Thursday, February 23, 2012
The Absurdity of the Benedictine Arrangement
I don't normally criticise the Pope but the "Benedictine arrangement", a crucifix facing the priest between candlesticks, doesn't work. Having argued very effectively in "Spirit of the Liturgy" for the priest and people together to face the image of the crucified Christ and having also argued, successfully, for them together to face the (liturgical) East, he then suggests that a crucifix is placed between the priest and people.
I can understand his fear of yet another round of liturgical changes, because his basic thesis is the liturgy is a "given" developing slowly through the ages rather than being in constant flux, he is aware of the pastoral and spiritual damage caused by changes being imposed by dictat, even by the reigning Pontiff.
My main dislike of contra populum celebration is that the altar becomes a barrier between priest and people and the altar which should be a focus for the unified worship of all God's people separates the priest from the people. The Benedictine arrangement is a reductio absurdum of this separation by emphasising the separation further with crucifix and candles and perhaps even flowers and relics, it is a far cry from the Missal of Pius V which calls for such things to be placed, not on the altar but on the gradine behind the altar.
The Missal calls for a crucifix rather than a cross to be on the altar, and yet the "Benedictine arrangement" calls for a crucifix to face the priest, unless one is to get the theological nonsense of a double-figured crucifix the people are faced with a Christless-cross and are left to view the priest, who has turned to be visible to the people, made less than visible by a standing crucifix. The cross becomes everything the cross is not meant to be, it divides and it obscures rather than unites and reveals.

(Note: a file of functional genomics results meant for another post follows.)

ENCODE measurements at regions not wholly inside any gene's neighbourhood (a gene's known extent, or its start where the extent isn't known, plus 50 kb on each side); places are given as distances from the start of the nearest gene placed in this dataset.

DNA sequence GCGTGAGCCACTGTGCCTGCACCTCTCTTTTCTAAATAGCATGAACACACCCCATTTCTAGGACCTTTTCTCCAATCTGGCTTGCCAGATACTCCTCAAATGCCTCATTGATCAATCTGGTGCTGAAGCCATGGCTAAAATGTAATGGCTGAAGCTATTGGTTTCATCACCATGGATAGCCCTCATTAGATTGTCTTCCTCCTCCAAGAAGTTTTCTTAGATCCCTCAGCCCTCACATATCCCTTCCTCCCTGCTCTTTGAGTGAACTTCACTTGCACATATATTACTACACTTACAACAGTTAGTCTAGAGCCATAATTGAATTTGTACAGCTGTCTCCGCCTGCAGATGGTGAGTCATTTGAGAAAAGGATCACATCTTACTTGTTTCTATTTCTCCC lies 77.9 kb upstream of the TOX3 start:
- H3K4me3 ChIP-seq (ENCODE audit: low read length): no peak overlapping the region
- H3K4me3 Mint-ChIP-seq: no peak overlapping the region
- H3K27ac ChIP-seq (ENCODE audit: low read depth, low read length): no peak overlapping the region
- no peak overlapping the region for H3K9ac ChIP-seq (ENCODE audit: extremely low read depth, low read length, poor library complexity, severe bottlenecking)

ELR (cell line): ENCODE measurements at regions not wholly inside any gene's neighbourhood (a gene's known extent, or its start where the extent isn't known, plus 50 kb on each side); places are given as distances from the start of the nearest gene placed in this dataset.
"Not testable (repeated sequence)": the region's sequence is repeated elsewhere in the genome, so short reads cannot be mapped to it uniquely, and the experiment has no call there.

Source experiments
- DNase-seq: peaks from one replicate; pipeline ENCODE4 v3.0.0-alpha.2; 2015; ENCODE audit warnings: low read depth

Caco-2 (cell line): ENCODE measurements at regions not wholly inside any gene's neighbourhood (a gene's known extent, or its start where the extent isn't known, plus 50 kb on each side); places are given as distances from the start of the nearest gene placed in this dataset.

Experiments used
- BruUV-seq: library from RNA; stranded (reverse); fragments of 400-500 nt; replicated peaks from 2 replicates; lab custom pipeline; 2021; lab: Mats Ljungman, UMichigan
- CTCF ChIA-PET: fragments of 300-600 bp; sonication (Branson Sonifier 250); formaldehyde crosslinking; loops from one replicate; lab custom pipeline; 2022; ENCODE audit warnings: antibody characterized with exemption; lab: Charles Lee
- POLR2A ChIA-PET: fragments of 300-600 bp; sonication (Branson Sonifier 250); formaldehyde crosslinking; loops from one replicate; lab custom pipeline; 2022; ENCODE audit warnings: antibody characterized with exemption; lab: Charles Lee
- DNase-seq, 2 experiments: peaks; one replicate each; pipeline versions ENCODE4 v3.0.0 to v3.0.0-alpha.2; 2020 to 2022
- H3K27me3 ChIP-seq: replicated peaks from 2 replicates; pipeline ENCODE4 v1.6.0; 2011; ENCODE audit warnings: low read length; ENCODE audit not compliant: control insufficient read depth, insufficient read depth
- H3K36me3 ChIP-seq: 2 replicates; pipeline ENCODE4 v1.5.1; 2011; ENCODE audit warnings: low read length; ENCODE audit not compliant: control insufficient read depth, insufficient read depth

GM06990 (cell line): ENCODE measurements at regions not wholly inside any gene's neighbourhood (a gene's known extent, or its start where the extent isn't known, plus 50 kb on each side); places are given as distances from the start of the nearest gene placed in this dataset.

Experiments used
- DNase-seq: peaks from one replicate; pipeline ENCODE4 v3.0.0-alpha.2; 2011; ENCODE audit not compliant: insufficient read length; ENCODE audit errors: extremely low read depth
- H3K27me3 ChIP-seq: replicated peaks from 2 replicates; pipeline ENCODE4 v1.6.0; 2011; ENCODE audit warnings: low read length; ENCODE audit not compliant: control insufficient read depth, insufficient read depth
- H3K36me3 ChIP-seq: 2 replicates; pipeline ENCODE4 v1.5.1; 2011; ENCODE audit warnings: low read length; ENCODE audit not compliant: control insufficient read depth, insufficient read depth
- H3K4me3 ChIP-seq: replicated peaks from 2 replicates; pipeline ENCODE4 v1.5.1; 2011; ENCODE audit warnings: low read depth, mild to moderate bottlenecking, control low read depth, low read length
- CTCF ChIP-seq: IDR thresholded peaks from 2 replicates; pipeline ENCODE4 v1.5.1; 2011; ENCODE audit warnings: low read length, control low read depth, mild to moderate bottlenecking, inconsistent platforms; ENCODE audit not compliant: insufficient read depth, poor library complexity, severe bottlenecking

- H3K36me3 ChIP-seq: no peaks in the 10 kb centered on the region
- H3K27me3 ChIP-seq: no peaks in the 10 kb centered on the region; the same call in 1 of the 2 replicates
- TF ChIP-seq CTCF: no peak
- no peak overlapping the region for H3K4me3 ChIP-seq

In most churches we are often faced with the further absurdity of two crucifixes: one for the priest and one for the people, invariably the priest is sandwiched between the two. Again it is a source of division rather than unity, at the incensation which should be incensed, the priest's crucifix or the people's? When there is no tabernacle present which should be venerated, should the priest venerate "his" crucifix, and if so isn't it somewhat absurd to venerate the obverse side rather than image of the crucified?
Our main Mass has been celebrated has been celebrated ad orientem for the last few months and from yesterday so have weekday Masses, at least for Lent, we are turning towards the Crucified, two of our Sunday Masses are celebrated contra populum with the Benedictine arrangement. As absurd as I think it is, it is far less absurd than placing the priest at the centre of worship, without the crucifix. I can only think the Pope realises that it is indeed absurd and is transitional.
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